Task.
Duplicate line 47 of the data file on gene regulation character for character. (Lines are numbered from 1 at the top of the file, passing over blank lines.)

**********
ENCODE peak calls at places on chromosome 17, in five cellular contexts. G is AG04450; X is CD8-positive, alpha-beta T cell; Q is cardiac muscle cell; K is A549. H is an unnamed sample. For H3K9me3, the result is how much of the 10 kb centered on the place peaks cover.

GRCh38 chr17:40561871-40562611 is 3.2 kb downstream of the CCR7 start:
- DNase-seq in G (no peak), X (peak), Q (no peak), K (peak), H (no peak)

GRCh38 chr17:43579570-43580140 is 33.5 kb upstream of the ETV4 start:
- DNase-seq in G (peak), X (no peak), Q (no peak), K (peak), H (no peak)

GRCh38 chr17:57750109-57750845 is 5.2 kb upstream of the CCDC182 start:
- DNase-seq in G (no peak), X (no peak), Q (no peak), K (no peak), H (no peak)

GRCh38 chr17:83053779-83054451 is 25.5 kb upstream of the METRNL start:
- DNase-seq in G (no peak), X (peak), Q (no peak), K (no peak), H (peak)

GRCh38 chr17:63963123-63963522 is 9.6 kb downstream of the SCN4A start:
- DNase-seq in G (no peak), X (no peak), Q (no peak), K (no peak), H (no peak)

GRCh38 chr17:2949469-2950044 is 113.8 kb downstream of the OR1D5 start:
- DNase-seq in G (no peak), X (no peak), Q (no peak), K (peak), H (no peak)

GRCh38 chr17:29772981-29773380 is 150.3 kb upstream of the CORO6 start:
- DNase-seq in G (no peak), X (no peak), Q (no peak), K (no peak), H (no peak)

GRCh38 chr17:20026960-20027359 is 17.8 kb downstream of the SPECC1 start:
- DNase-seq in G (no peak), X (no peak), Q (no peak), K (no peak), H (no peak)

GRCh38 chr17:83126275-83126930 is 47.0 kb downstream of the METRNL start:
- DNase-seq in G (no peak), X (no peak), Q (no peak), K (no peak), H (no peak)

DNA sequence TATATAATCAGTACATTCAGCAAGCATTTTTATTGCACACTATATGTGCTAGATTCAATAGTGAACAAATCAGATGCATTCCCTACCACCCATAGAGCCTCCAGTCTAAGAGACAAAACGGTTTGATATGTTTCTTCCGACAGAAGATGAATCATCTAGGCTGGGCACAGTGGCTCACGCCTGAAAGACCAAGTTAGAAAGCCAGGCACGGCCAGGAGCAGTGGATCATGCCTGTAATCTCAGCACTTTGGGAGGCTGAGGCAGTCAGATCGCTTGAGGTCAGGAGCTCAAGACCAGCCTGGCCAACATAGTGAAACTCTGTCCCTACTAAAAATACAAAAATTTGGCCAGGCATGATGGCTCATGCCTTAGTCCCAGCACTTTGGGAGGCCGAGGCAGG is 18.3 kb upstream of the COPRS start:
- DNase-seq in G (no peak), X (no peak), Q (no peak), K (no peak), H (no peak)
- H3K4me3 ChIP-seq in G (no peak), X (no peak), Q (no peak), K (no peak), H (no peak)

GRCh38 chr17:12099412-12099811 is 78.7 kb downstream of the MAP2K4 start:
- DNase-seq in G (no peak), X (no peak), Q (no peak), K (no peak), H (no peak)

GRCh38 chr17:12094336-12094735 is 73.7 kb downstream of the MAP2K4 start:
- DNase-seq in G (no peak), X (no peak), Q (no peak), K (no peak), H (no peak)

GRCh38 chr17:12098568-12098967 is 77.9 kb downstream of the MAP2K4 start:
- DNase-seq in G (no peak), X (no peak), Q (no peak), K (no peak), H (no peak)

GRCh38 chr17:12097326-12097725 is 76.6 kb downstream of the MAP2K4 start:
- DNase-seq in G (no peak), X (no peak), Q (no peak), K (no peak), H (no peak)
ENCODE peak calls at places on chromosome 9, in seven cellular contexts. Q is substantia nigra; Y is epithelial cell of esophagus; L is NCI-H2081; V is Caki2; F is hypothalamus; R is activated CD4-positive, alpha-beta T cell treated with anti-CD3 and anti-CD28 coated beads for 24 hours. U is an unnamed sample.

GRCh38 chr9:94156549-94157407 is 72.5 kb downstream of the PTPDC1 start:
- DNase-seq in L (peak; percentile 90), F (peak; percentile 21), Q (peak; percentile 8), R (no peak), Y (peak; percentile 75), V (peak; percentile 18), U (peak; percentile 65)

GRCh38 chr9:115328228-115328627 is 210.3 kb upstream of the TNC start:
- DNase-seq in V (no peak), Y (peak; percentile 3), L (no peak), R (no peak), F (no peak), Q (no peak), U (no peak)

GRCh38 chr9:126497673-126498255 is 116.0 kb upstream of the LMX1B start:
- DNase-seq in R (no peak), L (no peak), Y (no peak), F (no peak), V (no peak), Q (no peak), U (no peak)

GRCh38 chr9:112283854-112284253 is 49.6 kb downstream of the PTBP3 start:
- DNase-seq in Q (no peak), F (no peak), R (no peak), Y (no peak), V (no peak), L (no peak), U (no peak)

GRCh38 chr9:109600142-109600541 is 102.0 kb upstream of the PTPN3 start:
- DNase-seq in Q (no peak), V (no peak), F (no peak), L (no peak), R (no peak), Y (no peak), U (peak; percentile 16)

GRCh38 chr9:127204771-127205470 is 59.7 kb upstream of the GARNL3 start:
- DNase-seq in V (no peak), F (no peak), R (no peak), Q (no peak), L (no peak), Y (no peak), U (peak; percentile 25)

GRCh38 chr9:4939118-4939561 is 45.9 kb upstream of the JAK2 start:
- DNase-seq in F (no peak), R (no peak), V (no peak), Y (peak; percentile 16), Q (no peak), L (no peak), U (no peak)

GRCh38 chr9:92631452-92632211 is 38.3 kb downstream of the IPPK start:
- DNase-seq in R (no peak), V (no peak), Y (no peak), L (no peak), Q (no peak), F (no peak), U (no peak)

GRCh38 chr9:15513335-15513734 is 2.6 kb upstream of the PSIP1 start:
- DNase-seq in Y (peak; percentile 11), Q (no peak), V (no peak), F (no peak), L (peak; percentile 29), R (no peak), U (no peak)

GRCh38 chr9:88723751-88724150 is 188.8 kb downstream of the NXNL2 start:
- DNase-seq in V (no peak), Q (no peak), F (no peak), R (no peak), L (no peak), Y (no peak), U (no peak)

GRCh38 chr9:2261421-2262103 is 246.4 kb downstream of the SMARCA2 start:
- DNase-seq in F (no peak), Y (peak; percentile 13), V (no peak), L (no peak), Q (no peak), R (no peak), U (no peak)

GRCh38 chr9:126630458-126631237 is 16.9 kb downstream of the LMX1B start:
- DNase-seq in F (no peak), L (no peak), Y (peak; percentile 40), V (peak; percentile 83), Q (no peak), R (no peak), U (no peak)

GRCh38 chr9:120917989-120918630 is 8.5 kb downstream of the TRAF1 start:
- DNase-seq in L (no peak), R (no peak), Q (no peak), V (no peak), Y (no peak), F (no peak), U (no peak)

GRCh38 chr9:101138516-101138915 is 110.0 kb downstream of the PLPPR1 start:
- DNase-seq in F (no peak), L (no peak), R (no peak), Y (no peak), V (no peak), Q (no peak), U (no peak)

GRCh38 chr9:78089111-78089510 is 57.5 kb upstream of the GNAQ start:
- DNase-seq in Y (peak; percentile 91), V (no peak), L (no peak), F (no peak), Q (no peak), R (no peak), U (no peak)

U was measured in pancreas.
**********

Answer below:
- DNase-seq in R (no peak), V (no peak), Y (no peak), L (no peak), Q (no peak), F (no peak), U (no peak)